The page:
• There's also another guy looking for them; the longer you take, the more he finds, and the more rewards you lose out on because he got 'em. At a certain point in the game, if you've found enough of them, he'll join your crew (which gives stat bonuses) and you won't have to worry about anyone else beating you to them.
  • Similar to Skies of Arcadia, Xenoblade rewards the player with an EXP bonus every time he or she discovers an unusual or out of the way location on the world map, which also serve as landmarks you can quickly travel to.
  • Tales of Vesperia gives an Achievement for exploring the entire world map.
  • This is pretty much the whole point of the DSiWare dungeon crawler Picdun. The layouts of each floor create little pixel images when they're completely mapped out, and a floor isn't considered "complete" until you've explored every space on it.
  • Persona 2: Eternal Punishment has a sidequest involving this given out by a rich sheik: completing each map he gives you nets you a lot of rare cards, which are used to summon Personas and teach them skills.
  • Final Fantasy XIII-2 was a Sidequest for getting 100% completion on most of the game's maps. This can only be accomplished by visiting the same location across multiple times, including a level with constantly-spawning, unavoidable enemies.

Massively Multiplayer Online Role Playing Game

  • You get titles for exploring the map in Guild Wars—there's a series of titles, so you'll get a "reward" for considerably less than every pixel, but they're given for mapping out the entire game rather than one area, so it'll take a while anyways.
  • Retro Mud gives bonuses to gaining certain levels if the player explores a certain percent of the world(s).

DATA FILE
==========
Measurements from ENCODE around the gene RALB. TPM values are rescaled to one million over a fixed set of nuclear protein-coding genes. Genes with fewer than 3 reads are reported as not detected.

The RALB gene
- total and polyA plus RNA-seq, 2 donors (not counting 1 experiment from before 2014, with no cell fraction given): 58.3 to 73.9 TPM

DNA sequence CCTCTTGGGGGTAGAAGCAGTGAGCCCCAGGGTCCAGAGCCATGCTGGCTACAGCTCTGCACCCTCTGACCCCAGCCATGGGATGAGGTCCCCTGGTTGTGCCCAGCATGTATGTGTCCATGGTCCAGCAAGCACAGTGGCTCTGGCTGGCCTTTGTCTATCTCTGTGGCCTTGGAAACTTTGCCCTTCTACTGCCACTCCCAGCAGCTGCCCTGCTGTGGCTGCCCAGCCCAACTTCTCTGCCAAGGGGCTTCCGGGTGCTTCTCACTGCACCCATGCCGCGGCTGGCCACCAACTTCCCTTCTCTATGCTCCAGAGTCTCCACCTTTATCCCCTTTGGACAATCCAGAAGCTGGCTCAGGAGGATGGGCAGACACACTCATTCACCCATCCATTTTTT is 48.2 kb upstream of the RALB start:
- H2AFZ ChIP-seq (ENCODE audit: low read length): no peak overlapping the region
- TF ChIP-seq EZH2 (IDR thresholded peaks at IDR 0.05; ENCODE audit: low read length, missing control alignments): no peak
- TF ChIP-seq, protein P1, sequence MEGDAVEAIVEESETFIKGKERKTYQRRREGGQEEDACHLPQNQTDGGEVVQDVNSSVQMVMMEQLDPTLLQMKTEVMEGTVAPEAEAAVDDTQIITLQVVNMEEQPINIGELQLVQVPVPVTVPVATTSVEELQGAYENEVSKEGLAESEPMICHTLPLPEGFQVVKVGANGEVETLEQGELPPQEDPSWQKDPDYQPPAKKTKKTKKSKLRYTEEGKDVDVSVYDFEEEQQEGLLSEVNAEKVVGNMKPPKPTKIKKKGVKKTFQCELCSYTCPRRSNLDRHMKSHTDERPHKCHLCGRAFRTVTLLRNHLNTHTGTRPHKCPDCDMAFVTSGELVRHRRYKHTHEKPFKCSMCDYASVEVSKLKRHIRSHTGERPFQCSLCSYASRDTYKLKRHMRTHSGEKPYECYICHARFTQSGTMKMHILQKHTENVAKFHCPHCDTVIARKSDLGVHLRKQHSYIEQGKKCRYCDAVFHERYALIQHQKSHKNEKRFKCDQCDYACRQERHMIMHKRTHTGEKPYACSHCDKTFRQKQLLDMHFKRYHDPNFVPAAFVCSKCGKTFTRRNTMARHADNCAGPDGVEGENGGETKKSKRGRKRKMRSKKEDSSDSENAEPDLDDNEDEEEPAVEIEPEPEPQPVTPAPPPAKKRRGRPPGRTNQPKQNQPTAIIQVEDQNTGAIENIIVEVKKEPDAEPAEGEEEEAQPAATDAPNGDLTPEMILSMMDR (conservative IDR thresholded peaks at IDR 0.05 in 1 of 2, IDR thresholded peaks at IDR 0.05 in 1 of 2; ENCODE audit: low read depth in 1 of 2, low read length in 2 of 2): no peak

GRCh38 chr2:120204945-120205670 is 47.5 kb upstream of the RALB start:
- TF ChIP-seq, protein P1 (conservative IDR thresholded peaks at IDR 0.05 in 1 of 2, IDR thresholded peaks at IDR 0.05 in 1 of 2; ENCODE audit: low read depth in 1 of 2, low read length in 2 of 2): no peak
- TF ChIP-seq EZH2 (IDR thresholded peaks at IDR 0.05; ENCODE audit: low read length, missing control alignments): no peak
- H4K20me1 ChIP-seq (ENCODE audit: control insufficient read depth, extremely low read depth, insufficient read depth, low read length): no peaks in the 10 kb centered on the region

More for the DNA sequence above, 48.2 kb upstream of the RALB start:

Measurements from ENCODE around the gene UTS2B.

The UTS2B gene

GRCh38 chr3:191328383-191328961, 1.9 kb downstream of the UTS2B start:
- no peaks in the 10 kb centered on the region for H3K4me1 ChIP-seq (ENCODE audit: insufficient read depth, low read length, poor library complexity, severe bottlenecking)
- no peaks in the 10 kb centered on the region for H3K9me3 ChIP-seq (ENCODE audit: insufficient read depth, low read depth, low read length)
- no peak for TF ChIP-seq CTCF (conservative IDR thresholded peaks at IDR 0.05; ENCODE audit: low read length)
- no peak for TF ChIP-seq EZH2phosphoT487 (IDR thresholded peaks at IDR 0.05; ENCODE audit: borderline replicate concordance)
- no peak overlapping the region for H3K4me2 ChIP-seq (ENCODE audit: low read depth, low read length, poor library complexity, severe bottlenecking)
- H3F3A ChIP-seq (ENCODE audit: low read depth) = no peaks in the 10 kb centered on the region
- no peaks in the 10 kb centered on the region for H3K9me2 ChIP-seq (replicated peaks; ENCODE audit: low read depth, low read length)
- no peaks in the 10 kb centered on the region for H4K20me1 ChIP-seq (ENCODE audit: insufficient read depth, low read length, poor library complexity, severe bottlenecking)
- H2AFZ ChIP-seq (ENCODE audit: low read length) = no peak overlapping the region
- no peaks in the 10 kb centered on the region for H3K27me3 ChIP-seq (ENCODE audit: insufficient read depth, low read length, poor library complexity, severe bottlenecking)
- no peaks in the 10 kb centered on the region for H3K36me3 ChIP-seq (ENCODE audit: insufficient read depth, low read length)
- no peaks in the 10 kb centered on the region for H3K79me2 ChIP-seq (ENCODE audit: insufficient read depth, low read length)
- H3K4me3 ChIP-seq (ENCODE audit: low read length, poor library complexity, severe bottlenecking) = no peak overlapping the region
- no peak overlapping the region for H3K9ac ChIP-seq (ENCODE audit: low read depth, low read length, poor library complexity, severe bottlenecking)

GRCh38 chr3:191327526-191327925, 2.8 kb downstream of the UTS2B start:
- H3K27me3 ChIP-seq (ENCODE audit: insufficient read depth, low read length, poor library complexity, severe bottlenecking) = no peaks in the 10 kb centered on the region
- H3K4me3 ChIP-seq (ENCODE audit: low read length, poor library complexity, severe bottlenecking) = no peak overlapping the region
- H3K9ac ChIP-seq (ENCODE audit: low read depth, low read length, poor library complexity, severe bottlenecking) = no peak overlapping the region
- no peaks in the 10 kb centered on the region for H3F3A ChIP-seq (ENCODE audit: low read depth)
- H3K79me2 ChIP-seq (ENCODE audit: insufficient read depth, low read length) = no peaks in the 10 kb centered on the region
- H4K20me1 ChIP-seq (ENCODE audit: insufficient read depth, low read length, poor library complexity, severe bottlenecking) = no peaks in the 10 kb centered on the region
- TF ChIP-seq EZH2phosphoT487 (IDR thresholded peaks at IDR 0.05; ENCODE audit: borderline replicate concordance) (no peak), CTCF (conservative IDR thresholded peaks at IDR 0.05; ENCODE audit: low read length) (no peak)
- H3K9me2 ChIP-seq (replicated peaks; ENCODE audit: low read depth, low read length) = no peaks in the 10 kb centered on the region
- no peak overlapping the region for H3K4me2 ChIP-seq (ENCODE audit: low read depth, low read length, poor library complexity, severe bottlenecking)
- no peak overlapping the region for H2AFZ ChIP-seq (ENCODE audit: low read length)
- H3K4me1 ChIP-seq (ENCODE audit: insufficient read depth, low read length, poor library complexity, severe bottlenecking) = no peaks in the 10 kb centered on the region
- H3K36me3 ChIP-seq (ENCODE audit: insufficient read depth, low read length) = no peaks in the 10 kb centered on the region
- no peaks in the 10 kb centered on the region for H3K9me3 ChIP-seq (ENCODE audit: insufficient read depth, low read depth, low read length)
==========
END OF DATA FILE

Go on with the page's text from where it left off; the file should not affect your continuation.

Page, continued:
• World of Warcraft actually does this for each zone, giving a lesser achievement for each, and then an overall achievement for getting ALL of them, which also grants a title ('The Explorer'). You don't have to cover every inch of the map, though, just visit each named sub-zonal area; there are about 10-30 per zone on average. You also get a tiny bit of experience each time you discover a new sub-area.
  • The Lord of the Rings Online has dozens of deeds for visiting key points in every single area, anything from all the farms in the Shire to all the dungeons of Moria.
  • Most adventure areas in Dungeons and Dragons Online have an Explorer quest which awards experience for finding various checkpoints and a bonus for finding all the checkpoints in a single area.


  • In ToeJam & Earl, each square on the map screen that you uncover adds a point to your score, and increasing your score is the main method of increasing your ranking. Squares that are made semi-visible by picking up telephones don't count; you have to actually visit the square. Fortunately, just visiting the very corner of the square makes the whole thing appear, so you can often get credit for a square that's mostly empty space if there's a tiny outcropping of land poking from an adjacent square.
  • The Castlevania series is fond of this trope.


  • Test Drive Unlimited has an Achievement for finding all the roads on Oahu.

Western RPG

  • Ultima Underworld awarded experience points for exploring the Abyss.
  • Fallout 3, Reilly, a mercenary leader, will ask you to map out the Capital Wasteland in exchange for caps after you save her squad.
    • Fallout 2 has a couple small-scale cartography quests in Vault City: one is exploring the eight map squares surrounding Gecko; the other one is finding a route to the capital of the NCR.
    • And all the 3-D Fallout games award a small amount of experience per visited landmark. New Vegas has an achievement for finding 75 landmarks, which gives you even more experience upon completion.
  • Superhero League of Hoboken gives you a small "Exploration Bonus" XP reward for uncovering every space in a sector.